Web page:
“We’re not playing around here,” he continued. “These are laws that have to be followed.”

Last week, the committee recommended against renewing the bar’s license for the next year, though members said they made that preliminary finding so they could hear more arguments at a trial.

But the committee voted Thursday to recommend that the city council adopt the proposed settlement, which spares both sides from spending several hours presenting evidence to the committee at a trial that had been scheduled for Monday.

Ultimately, the city council will still have its vote on whether to accept the settlement and renew the bar’s Class B liquor license, which would take effect July 1. It appears likely the council will vote in favor because the licensing committee’s three members who voted in support of the settlement Thursday are city council members.

The police department filed a complaint May 1 citing 70 incidents over the last year that were to varying degrees related to the bar. The reported incidents included having underage people in the bar, sexual assaults, fights, drug dealing and disorderly conduct.

Officials representing Pumpers & Mitchell’s strongly denied most of the wrongdoing of which they were accused, pointing to some of the incidents that bar officials say they could not reasonably have been responsible for, such as someone urinating in front of a UW-W building.

The settlement agreement lists other conditions beyond the suspension:

  • Mount digital cameras to cover the bar and store footage on-site that can be made available to the police department no more than a week after a request is made.
  • Comply with responsible practices for selling alcohol, including statutory requirements for selling to intoxicated people.
  • Implement written training for the responsible sale of alcohol, including how to use ID scanners and determine if someone is underage.
  • Perform background checks for any potential bartender and member of security.
  • Require anyone who looks like they are younger than 30 to show an ID, use the bar’s latest ID scanning system and keep records of scanned IDs for 30 days in case police request information.
  • Give the police department power to close the bar if it is over capacity.

Police Chief Aaron Raap reiterated a point he made at a previous committee meeting in saying he did not want to take such an action against any business. But he thought something needed to be done.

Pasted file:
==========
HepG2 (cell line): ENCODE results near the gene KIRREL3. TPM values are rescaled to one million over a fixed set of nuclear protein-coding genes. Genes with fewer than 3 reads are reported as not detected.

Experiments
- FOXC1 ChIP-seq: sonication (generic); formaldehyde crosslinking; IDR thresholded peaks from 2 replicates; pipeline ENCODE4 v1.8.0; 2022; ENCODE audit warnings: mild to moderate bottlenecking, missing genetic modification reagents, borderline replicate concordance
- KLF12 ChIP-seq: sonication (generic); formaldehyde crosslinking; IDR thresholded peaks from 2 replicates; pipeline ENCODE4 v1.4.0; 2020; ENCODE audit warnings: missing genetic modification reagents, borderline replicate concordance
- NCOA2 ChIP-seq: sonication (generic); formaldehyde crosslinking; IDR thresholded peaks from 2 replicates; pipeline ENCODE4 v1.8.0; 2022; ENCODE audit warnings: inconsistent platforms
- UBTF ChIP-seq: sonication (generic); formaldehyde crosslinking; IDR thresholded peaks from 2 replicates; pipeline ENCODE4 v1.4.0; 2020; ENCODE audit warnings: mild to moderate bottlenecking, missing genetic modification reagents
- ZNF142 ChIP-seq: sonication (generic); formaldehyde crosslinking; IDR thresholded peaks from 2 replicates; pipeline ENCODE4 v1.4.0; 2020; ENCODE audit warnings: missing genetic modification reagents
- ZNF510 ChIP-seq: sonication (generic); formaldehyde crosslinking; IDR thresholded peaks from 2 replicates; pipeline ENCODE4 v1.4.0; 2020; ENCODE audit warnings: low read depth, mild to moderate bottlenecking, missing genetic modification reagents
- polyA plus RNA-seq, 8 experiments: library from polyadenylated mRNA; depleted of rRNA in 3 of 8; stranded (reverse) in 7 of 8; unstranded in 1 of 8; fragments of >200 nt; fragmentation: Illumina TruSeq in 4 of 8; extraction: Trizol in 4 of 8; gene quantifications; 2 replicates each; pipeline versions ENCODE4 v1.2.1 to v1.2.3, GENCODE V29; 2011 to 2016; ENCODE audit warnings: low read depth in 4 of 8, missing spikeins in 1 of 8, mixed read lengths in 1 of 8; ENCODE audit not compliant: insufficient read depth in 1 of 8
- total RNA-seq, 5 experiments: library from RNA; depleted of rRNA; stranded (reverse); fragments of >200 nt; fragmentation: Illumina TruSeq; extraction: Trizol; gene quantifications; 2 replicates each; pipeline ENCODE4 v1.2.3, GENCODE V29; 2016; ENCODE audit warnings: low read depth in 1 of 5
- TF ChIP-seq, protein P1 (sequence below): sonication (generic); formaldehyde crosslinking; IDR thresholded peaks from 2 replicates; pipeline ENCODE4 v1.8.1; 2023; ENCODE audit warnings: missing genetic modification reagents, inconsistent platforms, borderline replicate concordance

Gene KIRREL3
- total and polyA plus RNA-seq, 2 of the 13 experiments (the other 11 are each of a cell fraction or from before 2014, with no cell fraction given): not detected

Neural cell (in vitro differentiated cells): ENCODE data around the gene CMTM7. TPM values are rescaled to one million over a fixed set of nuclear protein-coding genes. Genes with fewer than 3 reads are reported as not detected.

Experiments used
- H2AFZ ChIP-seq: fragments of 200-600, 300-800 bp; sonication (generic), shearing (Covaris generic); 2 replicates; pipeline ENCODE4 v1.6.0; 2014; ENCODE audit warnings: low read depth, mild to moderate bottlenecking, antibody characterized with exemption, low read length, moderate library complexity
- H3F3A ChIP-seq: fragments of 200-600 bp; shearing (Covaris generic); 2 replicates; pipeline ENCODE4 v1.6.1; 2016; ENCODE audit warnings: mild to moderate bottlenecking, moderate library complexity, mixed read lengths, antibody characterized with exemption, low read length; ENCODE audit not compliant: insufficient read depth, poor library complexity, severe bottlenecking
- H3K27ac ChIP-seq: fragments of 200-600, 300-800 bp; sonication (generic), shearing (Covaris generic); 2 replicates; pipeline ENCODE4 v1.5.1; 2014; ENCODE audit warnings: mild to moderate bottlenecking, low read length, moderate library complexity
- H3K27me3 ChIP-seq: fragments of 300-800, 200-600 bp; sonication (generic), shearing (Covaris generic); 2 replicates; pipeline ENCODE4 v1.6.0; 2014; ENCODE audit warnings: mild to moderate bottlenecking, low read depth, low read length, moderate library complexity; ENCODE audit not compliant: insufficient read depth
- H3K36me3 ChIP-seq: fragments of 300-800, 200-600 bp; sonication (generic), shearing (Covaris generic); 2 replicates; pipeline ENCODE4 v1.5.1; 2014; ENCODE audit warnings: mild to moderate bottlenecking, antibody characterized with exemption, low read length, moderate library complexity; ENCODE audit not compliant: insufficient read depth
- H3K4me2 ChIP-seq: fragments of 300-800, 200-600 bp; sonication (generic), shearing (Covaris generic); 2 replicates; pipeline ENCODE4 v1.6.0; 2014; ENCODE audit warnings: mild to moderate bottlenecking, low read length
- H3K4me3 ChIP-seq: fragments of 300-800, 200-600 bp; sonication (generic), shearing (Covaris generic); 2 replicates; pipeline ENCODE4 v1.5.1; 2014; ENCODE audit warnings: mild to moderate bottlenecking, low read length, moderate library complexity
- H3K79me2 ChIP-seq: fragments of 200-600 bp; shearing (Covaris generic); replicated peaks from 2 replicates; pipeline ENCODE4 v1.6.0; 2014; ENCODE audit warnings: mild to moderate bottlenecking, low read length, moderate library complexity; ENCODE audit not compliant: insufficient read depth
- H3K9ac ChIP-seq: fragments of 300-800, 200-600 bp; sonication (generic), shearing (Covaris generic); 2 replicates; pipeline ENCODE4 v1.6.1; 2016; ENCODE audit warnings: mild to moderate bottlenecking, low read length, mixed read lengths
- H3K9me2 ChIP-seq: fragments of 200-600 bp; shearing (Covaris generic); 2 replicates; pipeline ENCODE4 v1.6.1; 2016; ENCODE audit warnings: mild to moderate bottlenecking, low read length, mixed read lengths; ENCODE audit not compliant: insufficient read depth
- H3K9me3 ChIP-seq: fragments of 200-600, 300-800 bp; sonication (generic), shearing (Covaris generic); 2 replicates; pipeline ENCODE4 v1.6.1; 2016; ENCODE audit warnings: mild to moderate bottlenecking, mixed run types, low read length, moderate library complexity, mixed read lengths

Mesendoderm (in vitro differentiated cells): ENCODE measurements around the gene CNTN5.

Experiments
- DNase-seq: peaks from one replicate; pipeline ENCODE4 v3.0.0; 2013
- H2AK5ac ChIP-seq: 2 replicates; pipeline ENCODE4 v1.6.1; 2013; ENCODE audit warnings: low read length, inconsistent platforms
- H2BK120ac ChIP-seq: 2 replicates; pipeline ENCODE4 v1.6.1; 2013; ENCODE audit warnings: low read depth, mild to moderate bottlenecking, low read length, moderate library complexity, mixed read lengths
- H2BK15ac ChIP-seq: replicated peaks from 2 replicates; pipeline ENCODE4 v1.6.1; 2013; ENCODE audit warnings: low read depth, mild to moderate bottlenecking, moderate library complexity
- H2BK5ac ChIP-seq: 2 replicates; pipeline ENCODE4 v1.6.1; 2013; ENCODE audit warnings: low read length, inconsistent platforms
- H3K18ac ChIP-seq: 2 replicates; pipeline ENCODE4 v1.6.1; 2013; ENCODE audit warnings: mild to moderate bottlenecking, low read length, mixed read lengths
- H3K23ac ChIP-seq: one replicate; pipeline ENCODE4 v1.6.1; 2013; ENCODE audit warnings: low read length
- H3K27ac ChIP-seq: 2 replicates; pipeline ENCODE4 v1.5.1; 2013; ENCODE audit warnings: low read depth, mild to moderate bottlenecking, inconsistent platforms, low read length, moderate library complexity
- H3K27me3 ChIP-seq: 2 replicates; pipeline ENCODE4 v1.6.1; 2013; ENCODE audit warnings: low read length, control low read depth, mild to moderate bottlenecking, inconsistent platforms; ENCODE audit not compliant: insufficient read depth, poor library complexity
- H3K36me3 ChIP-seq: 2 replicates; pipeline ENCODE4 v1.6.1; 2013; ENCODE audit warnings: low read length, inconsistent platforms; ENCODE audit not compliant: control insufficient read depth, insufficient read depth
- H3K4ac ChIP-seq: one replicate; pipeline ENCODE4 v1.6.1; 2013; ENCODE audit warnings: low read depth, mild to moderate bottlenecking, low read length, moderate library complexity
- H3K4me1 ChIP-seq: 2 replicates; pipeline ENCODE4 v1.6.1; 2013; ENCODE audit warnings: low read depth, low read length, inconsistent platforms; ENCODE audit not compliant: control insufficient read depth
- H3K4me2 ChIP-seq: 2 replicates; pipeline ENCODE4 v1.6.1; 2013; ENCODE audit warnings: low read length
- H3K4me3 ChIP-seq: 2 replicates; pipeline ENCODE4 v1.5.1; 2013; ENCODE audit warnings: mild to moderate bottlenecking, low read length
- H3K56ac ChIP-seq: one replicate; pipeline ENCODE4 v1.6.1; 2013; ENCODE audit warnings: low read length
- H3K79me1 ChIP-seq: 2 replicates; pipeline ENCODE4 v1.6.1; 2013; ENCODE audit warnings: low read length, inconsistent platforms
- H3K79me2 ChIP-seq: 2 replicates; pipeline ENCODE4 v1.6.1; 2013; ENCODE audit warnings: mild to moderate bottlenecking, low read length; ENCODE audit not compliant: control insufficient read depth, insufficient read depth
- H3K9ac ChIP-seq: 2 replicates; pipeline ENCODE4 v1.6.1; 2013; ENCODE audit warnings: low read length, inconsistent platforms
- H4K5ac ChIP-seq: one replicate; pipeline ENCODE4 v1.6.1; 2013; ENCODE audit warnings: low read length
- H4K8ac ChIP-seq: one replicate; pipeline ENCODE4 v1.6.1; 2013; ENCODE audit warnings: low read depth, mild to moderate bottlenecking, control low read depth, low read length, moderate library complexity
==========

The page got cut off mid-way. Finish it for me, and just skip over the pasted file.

The committee’s other members, Carol McCormick and Gregory Majkrzak, both said they agreed with Allen’s comments.

McCormick added that this action shows other businesses in the city that they are paying attention and want everyone to “play fair.”

The full city council will likely take up the matter at its next meeting, scheduled now for Tuesday,June 1.

Rep. Steil explains vote on Jan. 6 commission


Rep. Bryan Steil said he voted against a commission to investigate the Jan. 6 riot at the U.S. Capitol because it wasn’t necessary.

“There are numerous ongoing federal investigations, including within the U.S. Department of Justice, which has already resulted in over 400 criminals being charged, as well as a bipartisan Senate committee investigation whose report is due out in the coming weeks,” the Janesville Republican said in an emailed response to a Gazette question.

“Speaker (Nancy) Pelosi’s proposal is duplicative and is a means to distract from critical issues such as rising prices, workforce needs and violence in the Middle East,” Steil said.

Thirty-five Republicans voted for the commission Wednesday, but most Republicans voted against, including all the Wisconsin Republicans.

The Democratic-run House approved the measure 252-175 and sent it to the Senate, where Democrats face an uphill battle to garner at least 10 Republican “yes” votes they will need to prevail.

The bill was a compromise worked out by a New York Republican, Rep. John Katko, and Homeland Security Committee Chairperson Bennie Thompson, D-Miss.

The measure would create a 10-member commission to investigate the riot with five members appointed by each party. It would report by year’s end.

Steil on Thursday did not respond to a Gazette reporter’s follow-up question asking whether he agrees that the Capitol riot was an attempt to thwart or reverse the legal election of President Joe Biden.

Steil on Jan. 6 condemned what he called “the reprehensible actions of criminals inside the U.S. Capitol.”

Steil has defended former President Donald Trump since his election loss in November and spoke against Trump’s eventual impeachment.

The other representative for Rock County, Mark Pocan, a Democrat, tweeted about the commission Tuesday in advance of the vote.

Pocan was responding to House Minority Leader Kevin McCarthy’s opposition to the bill, in which McCarthy said a commission should also study related “forms of political violence in America.”

Pocan wrote: “McCarthy is peeing his pants over getting a subpoena to testify about what Trump said to him on January 6. Love to have a lie detector attached to him when he does.”

Material from the Associated Press was used in this story.

Bryan Steil